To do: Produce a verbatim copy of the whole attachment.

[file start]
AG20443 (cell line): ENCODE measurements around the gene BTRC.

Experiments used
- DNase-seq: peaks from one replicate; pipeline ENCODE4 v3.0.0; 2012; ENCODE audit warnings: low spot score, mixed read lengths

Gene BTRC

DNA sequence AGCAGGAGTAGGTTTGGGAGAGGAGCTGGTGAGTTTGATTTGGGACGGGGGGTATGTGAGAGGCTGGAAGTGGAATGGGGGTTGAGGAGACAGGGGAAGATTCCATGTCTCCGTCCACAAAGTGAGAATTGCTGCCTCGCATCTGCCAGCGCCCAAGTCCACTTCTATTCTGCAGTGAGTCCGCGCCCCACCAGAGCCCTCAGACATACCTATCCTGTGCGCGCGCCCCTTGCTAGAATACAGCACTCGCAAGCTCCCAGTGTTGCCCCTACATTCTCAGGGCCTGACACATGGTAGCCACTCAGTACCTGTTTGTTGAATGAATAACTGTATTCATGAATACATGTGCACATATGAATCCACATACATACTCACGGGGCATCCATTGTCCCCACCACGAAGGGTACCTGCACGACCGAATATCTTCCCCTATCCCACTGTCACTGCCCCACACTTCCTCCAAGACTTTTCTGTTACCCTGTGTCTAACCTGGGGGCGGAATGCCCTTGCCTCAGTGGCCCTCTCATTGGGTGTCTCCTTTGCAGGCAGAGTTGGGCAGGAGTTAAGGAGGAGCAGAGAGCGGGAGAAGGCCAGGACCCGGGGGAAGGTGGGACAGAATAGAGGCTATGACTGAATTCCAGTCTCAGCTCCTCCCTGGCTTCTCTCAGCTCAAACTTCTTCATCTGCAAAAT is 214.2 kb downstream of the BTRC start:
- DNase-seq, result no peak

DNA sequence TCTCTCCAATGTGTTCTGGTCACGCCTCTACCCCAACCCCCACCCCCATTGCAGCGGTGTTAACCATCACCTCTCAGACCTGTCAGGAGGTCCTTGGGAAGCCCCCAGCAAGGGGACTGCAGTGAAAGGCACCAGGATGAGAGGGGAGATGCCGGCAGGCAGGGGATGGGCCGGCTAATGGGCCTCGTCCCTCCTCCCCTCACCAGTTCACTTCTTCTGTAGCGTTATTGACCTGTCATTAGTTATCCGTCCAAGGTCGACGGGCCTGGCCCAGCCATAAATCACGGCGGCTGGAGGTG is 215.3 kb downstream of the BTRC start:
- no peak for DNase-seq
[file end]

AG20443 (cell line): ENCODE measurements around the gene BTRC.

Experiments used
- DNase-seq: peaks from one replicate; pipeline ENCODE4 v3.0.0; 2012; ENCODE audit warnings: low spot score, mixed read lengths

Gene BTRC

DNA sequence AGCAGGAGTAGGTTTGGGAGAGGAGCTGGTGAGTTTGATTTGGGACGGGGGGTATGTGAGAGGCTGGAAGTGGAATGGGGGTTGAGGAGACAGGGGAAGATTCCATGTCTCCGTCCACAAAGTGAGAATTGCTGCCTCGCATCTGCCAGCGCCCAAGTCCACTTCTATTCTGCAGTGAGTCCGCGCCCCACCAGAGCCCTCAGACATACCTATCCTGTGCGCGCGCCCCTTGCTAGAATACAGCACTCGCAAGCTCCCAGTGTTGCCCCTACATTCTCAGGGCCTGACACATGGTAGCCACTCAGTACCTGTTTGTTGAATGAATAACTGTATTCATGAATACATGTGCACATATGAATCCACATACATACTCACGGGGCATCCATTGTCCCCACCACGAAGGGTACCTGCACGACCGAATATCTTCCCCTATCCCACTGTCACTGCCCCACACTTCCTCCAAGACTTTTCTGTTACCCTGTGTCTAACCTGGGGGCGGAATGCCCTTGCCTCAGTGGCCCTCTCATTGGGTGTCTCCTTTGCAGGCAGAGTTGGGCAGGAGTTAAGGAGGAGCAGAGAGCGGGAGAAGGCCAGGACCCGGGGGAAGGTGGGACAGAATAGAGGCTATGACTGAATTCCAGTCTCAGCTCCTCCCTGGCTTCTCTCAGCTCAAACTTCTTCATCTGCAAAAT is 214.2 kb downstream of the BTRC start:
- DNase-seq, result no peak

DNA sequence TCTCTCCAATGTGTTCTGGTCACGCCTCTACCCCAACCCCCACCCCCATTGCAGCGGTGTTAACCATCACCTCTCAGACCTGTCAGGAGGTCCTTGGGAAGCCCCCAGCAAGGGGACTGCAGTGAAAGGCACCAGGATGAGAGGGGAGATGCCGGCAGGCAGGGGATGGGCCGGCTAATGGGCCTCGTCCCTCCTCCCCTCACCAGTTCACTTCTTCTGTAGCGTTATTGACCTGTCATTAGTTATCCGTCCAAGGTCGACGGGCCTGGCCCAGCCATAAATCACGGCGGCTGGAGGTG is 215.3 kb downstream of the BTRC start:
- no peak for DNase-seq